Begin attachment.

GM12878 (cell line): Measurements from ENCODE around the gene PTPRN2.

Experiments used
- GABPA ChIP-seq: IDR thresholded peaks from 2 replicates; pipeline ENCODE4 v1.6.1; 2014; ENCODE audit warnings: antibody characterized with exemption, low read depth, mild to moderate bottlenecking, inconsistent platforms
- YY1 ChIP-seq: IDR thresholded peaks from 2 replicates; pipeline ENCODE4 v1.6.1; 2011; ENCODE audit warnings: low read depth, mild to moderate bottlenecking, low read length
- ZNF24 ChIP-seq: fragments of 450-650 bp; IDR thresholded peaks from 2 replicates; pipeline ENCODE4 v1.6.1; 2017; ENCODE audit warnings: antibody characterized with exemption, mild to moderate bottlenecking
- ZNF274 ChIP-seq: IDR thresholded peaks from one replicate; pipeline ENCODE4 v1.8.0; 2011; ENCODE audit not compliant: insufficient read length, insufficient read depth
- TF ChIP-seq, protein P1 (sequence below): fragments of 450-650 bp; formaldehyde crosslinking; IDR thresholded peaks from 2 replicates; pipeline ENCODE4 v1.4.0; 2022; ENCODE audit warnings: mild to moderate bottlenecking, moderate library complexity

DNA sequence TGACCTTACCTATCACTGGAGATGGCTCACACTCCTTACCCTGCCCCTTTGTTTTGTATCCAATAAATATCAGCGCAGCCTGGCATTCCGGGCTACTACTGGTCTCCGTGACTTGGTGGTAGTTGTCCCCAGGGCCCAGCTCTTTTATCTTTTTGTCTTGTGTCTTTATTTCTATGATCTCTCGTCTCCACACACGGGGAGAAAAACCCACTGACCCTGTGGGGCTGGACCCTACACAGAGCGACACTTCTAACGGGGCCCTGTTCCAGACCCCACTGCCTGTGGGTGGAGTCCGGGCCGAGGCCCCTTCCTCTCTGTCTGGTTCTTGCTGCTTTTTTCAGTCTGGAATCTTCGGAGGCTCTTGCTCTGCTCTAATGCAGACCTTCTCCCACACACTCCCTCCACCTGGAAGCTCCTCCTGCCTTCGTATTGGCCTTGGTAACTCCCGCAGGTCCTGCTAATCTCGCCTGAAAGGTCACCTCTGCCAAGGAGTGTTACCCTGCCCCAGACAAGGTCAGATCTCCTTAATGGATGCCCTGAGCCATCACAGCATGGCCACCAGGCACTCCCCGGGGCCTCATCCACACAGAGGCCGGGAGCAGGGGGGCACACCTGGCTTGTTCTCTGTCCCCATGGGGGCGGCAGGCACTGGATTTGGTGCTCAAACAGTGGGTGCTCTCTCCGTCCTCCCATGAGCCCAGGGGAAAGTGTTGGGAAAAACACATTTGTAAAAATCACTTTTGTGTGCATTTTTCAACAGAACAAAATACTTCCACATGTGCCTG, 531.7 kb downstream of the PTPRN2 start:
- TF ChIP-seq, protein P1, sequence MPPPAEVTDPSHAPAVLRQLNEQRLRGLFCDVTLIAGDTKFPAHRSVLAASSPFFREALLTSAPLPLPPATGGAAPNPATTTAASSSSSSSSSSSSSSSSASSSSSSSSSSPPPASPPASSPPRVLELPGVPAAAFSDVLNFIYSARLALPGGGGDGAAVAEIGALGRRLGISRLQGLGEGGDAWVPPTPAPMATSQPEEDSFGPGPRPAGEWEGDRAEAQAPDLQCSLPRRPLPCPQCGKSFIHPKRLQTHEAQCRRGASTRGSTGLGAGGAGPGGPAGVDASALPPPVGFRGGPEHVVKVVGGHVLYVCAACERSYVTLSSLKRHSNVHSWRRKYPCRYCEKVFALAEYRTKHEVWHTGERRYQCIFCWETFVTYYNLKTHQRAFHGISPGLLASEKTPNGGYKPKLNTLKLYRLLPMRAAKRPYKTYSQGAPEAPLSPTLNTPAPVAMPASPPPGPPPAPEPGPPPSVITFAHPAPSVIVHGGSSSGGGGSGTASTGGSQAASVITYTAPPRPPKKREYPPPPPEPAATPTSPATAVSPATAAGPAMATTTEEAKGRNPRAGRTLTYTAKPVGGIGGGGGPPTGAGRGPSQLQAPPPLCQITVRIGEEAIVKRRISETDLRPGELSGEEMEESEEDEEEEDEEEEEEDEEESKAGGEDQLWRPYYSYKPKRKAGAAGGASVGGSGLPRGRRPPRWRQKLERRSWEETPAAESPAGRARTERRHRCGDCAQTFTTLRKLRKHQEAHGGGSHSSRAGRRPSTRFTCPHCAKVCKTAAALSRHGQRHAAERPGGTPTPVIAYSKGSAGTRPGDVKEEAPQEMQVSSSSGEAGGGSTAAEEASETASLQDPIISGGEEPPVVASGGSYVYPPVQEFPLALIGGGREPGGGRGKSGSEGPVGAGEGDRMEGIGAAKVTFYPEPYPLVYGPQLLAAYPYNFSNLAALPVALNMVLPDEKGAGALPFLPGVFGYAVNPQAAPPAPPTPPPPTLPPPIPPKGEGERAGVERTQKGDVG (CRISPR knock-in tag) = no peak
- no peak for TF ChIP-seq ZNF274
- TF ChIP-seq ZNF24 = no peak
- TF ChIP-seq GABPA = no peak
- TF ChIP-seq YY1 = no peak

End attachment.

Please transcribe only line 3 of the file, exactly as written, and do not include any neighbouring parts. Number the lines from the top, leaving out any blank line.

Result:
- GABPA ChIP-seq: IDR thresholded peaks from 2 replicates; pipeline ENCODE4 v1.6.1; 2014; ENCODE audit warnings: antibody characterized with exemption, low read depth, mild to moderate bottlenecking, inconsistent platforms